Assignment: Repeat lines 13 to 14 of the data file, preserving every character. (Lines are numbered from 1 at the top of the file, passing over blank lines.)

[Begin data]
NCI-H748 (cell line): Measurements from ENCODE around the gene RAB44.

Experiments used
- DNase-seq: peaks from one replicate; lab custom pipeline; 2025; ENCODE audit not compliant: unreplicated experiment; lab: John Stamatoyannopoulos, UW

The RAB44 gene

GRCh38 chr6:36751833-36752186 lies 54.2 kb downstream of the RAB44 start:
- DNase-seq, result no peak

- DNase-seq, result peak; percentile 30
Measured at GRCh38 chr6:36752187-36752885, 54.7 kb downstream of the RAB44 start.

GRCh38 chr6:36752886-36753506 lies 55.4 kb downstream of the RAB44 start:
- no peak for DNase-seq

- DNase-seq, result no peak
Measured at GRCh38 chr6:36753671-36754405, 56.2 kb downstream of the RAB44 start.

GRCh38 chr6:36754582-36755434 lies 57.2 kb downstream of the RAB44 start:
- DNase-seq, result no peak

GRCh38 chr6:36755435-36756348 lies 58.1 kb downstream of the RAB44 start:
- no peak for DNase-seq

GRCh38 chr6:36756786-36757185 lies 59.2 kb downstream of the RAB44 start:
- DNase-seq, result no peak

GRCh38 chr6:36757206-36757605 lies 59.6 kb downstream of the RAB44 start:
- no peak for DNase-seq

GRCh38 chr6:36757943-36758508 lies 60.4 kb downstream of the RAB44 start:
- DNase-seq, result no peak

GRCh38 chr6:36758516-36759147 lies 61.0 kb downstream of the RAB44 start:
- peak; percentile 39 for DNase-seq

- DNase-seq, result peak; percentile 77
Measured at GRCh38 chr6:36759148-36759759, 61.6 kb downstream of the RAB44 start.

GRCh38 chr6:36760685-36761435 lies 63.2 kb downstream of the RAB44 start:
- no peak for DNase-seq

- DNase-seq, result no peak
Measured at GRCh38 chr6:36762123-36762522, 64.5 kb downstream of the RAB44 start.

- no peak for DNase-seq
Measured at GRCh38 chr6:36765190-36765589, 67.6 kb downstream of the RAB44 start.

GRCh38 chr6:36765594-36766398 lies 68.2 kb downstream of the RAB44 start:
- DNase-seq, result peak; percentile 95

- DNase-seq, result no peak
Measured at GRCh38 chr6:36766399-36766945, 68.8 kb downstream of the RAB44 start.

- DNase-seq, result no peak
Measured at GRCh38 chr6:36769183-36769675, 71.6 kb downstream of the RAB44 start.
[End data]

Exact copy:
GRCh38 chr6:36754582-36755434 lies 57.2 kb downstream of the RAB44 start:
- DNase-seq, result no peak